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Public Safety Minister Vic Toews rises during Question Period in the House of Commons in Ottawa, Monday, Oct.1, 2012. (Adrian Wyld/THE CANADIAN PRESS)
Public Safety Minister Vic Toews rises during Question Period in the House of Commons in Ottawa, Monday, Oct.1, 2012. (Adrian Wyld/THE CANADIAN PRESS)

Globe editorial

Expanding Canada’s “Most Wanted” program a bad idea Add to ...

Since its launch in 2011, Canada’s “Most Wanted” program, while controversial, has been a resounding success. The public has called in tips that have helped the Canadian Border Services Agency locate 33 people who are wanted for removal because they are guilty of war crimes or other serious crimes, including a Mexican alleged to have ties to organized crime and a Honduran drug dealer. Twenty-four have been deported.

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Interest in the initiative, which some call the snitch list, is waning, however. There are simply not that many foreign bad guys on the lam to keep the CBSA website current and to provide enough fresh names and mug shots for the public to review, according to internal CBSA memos uncovered by The Globe and Mail’s Kim Mackrael. “The regions are having difficulties finding cases that match the criteria,” notes one memo. “To ensure the public remains engaged… new cases will need to be featured on the website.” To prevent the website from becoming “stale,” the CBSA is considering expanding the criteria, to also publish the names and photos of non-citizens who face admissibility hearings but have not yet been ordered removed.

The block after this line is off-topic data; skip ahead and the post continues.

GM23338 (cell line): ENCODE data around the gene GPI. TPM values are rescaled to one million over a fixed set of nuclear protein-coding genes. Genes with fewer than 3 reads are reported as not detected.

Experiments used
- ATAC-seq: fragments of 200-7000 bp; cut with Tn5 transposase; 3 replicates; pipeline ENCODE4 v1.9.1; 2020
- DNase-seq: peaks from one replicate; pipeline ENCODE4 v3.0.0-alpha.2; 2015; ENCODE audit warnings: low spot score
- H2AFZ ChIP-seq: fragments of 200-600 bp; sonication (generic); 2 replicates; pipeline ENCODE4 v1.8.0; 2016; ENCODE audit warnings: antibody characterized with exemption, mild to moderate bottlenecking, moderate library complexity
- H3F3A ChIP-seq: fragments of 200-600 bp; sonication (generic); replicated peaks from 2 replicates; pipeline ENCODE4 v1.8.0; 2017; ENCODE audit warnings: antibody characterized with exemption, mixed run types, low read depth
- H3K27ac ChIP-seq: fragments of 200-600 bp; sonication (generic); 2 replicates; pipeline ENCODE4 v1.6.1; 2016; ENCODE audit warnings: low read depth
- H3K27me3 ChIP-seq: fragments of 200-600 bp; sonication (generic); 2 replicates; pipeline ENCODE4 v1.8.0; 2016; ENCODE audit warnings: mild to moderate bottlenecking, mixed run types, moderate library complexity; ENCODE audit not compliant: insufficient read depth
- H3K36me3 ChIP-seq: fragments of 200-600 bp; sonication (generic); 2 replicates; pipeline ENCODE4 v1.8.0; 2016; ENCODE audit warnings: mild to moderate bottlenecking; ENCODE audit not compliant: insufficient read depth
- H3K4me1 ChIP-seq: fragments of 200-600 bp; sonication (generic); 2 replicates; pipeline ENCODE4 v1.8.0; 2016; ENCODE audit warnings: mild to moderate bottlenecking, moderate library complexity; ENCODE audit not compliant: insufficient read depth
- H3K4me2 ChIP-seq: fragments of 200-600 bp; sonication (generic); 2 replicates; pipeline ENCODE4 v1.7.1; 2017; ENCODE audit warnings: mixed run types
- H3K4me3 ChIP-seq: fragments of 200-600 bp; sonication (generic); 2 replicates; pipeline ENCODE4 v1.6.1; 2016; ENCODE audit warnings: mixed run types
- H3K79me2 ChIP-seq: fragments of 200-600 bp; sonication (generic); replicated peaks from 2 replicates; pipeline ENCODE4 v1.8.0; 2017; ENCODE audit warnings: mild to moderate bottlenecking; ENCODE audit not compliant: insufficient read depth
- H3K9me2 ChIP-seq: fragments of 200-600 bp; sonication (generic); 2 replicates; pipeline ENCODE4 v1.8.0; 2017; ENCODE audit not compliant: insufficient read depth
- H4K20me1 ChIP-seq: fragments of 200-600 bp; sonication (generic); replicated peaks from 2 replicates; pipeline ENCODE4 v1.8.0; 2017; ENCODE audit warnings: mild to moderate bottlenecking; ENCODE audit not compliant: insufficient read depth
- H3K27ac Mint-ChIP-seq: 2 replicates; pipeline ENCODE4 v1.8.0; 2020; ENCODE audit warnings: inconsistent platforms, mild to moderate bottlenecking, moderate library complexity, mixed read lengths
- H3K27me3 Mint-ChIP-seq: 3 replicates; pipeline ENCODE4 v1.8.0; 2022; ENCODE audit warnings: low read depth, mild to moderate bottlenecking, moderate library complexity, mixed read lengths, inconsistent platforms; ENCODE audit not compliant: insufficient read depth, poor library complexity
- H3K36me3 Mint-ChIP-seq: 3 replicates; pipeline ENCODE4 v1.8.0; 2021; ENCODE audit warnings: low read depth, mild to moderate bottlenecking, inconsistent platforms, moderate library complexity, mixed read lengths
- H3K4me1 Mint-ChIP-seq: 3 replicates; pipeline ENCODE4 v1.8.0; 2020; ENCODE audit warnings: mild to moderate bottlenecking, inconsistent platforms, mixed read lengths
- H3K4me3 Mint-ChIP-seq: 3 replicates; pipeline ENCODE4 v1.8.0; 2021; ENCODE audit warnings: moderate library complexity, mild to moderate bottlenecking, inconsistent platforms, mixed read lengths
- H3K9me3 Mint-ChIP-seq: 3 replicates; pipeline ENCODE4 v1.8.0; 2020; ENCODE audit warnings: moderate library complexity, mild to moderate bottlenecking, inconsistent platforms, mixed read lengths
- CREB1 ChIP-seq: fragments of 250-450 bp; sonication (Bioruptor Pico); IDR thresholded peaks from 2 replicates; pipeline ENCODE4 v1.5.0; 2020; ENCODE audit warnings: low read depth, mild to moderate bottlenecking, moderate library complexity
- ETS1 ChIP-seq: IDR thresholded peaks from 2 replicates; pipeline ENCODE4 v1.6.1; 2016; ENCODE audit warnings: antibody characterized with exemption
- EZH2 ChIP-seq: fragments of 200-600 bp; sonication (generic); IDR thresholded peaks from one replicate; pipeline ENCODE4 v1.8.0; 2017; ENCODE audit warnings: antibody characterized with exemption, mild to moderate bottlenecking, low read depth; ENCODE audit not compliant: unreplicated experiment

This is a very bad idea. Not only would it taint the process, it could harm the reputation of those who are not in fact guilty. Innocent people may appear on the government website, their names and characters besmirched. This strays too far from the principles of equitable treatment and fairness. Clearly, the CBSA itself understands this. “There is a concern that by including these cases on the website it will be perceived negatively by the public,” it says.

The CBSA argues that it is still better to know where people wanted for inadmissibility hearings are located. But why can’t it just use the many other investigative and enforcement tools at its disposal? The department could also invest in more and better trained staff who can screen out applicants at the front end. Resorting to a “shaming-and-naming” technique before an admissibility hearing has even begun brings the entire process into disrepute.

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